For Goodness Sake, written by Fred Jackson with lyrics by Arthur Jackson, music by William Daly and Paul Lannin, and with merely “additional” music and lyrics by George and Ira Gershwin, was first produced on Broadway in 1922. Starring Fred and Adele Astaire, it didn’t make much of a splash, closing after only 122 performances. But then, re-staged in London a year later as Stop Flirting, with additional Gershwin songs and a revised story line (but still featuring Fred and Adele Astaire), it proved to be considerably more successful, running there for more than a year.
And it hasn’t been seen here since. Until now.
Musicals Tonight!, which takes as its mission the resurrection of long-forgotten musicals, is currently staging a revival this period piece as For Goodness Sake by George and Ira Gershwin, at The Lion Theatre at Theatre Row on West 42nd Street in midtown Manhattan. This production marks Musicals Tonight!’s 79th revival – others of which have included Girl Crazy, Lady Be Good, Meet Me in St. Louis, Irma la Douce, Paint Your Wagon, and Milk and Honey. To be sure, many of those 79 musicals were well worth reviving but some were not and, sad to say, For Goodness Sake falls into that latter category.
For Goodness Sake has a hackneyed and dated story line, providing no real surprises. The dialogue is flat and the first act especially tedious. And of all its musical numbers, there is only one, I’ll Build a Stairway to Paradise, that really is up to the Gershwins’ standard. Indeed, the rest of the score is so disappointing that that one tune is performed four times, as if to distract from everything else.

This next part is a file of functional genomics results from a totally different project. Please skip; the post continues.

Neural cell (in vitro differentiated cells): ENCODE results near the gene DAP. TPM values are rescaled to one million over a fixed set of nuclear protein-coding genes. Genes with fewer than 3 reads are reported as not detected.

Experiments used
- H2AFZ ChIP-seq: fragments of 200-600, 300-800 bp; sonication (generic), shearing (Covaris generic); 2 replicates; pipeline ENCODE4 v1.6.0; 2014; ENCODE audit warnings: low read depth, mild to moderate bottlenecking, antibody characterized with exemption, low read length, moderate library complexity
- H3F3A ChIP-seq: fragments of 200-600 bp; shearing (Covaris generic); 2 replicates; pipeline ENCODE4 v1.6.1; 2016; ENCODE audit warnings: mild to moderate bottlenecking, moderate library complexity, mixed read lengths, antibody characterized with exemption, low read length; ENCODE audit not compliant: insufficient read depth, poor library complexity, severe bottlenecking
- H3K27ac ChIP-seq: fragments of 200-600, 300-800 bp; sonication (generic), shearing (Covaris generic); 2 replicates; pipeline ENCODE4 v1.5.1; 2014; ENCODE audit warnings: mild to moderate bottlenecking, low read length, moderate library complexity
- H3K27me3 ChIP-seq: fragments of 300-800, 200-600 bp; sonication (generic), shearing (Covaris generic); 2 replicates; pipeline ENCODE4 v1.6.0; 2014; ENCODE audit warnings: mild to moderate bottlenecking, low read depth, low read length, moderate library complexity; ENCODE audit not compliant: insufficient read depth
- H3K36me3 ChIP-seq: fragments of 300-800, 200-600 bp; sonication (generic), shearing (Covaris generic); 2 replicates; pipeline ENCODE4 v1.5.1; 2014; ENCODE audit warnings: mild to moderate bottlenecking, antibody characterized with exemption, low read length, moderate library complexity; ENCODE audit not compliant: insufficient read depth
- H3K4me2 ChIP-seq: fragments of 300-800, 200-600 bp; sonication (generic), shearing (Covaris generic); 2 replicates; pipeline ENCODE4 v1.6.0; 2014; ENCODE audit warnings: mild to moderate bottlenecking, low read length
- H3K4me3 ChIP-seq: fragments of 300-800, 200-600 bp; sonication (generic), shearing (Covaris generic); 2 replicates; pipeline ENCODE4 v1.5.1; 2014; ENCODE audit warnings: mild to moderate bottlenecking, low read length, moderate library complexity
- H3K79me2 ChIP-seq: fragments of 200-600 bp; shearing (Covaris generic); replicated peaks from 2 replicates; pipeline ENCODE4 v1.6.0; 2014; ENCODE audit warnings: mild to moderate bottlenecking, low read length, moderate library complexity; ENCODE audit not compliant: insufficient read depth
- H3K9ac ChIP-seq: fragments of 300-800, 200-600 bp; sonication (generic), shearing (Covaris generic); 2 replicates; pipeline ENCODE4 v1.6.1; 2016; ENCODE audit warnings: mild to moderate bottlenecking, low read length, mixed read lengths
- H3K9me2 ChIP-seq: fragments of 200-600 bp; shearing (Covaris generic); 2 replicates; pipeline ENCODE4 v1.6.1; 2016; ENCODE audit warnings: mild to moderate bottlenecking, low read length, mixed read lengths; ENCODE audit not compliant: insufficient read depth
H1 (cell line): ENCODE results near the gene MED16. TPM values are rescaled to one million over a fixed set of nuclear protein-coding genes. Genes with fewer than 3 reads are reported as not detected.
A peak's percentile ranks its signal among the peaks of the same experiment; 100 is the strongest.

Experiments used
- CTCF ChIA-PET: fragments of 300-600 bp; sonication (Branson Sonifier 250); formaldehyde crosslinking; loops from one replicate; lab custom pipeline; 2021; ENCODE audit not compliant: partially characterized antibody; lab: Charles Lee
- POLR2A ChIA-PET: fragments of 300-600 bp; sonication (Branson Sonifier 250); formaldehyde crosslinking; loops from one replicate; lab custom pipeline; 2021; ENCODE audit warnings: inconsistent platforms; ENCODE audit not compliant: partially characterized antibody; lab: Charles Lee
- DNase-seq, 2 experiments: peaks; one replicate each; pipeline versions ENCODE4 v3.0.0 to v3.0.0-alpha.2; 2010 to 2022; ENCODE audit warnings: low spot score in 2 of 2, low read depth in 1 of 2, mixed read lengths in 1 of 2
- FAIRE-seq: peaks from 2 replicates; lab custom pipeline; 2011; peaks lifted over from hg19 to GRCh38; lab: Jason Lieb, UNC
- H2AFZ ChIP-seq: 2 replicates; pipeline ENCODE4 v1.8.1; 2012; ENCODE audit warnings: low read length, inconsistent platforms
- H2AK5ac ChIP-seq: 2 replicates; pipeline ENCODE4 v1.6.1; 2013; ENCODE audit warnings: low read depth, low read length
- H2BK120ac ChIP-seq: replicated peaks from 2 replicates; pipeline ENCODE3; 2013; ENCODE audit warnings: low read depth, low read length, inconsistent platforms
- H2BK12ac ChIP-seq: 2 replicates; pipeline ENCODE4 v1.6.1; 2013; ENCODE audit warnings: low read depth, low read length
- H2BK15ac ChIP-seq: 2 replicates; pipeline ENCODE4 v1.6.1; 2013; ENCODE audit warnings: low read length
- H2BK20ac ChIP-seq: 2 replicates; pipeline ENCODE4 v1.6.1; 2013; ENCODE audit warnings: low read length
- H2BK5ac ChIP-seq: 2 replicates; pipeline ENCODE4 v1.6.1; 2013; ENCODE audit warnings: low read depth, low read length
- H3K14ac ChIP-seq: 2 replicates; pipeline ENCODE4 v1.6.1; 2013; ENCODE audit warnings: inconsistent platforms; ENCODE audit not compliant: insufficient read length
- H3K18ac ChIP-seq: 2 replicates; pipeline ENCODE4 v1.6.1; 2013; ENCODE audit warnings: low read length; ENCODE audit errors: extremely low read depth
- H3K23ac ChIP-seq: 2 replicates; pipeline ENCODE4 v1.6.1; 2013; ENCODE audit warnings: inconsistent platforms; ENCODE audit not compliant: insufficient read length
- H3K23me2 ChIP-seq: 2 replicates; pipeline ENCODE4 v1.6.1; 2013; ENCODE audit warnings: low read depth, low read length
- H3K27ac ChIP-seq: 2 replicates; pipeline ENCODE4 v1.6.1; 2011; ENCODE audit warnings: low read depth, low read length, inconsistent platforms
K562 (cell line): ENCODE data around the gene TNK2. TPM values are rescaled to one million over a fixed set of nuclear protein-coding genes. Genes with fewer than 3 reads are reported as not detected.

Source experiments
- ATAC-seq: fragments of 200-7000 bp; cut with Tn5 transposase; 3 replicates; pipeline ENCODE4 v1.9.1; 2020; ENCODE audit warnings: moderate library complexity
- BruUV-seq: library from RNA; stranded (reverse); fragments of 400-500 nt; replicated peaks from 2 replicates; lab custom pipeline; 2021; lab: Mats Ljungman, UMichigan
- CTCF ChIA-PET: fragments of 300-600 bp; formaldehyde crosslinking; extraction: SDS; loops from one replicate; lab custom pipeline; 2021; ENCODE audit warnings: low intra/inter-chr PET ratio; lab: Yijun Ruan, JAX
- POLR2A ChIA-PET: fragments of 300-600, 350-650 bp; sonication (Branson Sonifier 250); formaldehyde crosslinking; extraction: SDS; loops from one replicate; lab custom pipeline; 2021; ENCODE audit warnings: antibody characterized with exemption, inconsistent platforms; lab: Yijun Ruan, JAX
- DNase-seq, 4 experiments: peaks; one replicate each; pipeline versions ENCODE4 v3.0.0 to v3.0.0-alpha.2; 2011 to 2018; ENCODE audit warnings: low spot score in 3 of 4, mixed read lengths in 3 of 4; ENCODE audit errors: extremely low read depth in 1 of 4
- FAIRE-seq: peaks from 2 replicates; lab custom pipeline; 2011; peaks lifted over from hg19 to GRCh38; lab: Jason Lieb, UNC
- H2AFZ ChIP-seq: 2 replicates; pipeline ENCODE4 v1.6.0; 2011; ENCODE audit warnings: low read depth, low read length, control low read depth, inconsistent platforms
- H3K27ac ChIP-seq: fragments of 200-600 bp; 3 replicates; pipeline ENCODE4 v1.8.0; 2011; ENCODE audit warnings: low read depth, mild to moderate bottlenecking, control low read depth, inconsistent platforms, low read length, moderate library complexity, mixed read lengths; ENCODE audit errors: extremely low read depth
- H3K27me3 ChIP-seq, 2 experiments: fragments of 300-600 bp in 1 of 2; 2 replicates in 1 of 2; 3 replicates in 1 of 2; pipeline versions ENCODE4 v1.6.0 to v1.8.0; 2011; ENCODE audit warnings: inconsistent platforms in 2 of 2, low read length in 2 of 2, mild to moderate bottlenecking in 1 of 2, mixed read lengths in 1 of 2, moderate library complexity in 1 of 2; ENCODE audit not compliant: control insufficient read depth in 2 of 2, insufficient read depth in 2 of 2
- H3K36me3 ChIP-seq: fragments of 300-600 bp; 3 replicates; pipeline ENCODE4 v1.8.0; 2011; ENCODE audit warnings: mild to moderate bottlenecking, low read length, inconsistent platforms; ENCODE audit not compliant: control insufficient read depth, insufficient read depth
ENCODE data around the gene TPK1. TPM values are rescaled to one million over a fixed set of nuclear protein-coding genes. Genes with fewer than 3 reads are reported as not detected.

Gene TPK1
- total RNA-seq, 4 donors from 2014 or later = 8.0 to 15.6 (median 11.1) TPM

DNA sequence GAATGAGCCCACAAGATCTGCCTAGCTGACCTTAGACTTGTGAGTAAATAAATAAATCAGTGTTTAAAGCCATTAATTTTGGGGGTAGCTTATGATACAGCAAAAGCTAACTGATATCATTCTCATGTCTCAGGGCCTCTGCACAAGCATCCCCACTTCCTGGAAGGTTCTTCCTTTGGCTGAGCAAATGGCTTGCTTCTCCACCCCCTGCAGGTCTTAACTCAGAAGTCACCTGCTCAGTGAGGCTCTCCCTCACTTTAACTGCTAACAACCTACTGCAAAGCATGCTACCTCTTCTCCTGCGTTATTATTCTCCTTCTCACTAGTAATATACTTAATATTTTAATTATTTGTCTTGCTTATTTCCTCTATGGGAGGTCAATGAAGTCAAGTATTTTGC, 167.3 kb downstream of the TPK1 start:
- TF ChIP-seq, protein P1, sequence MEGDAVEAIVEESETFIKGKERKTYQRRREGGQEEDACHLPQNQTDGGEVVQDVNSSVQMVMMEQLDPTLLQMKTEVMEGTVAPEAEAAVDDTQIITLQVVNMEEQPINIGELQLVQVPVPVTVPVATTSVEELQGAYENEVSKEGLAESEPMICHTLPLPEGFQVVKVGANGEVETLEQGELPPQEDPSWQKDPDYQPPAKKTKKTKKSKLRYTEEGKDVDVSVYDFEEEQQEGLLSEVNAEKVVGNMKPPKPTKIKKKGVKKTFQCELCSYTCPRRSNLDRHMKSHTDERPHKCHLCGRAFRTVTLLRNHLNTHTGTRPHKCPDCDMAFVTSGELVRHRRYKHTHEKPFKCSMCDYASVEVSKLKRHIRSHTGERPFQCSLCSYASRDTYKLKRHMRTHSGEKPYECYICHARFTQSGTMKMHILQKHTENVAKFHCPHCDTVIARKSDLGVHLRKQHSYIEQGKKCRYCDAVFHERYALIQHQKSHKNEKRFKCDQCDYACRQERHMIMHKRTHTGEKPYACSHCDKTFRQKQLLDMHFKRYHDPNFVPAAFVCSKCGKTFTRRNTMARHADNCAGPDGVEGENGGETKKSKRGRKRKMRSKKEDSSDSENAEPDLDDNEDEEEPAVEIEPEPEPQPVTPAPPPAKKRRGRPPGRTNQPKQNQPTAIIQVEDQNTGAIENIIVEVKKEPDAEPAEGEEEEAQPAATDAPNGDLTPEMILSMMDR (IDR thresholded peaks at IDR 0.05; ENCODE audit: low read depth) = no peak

This production of For Goodness Sake is set at the Bourne Lodge where Vivianne (Amber Guest) who, despite being deeply in love with and engaged to marry Perry (Brandon Andrus), persists in extensive and innocent flirtations with an array of other men, much to the consternation of her fiance. Perry enlists the aid of his friend Geoff (Nathan L. Freeman) to help him determine whether Vivianne truly loves him and to dissuade her from her flirtations but Geoff demands a quid pro quo: he will assist Perry if Perry will sanction his marriage to Marjory (Natalie Beck), Perry’s ward and Vivianne’s former classmate. The two men agree and concoct a plot whereby Perry fakes his death in a phony airplane crash on a trans-Atlantic flight piloted by his friend Bobby (Matt Demont); their hope is that, when Vivianne hears of Perry’s death and then learns that he is alive after all, she will return to her senses, realize how much she loves him, and abandon her flirtations.
Of course, events fail to develop quite as planned. Vivianne learns of the ruse and turns the tables on Perry. But since Perry and Vivianne are truly in love, as are Marjory and Geoff, everything works out predictably well in the end and all the players can take turns singing I’ll Build a Stairway to Paradise and other more forgettable tunes. Finally, even the musical’s third romantic coupling – that between Teddy (Sean Bell) and Suzanne (Sarah Rolleston) – is brought to successful fruition. And the fortune hunter, Count Spinagio (Jason Simon), finally gets his come-uppance.
The musical itself isn’t much but that is not to say that the Musicals Tonight! company doesn’t do a wonderful job with the limited material at its disposal for, indeed, they do. The entire cast deserves credit for their performances but, in particular, I would single out Amber Guest, who has a terrific voice and uses it to full advantage; Sean Bell, who has a tough act to follow as Teddy (since that’s the role that was originally played by the iconic Fred Astaire), but who pulls it off with exceptional charm and grace; and Jason Simon, who provides delightful Falstaffian comic relief as Count Spinagio.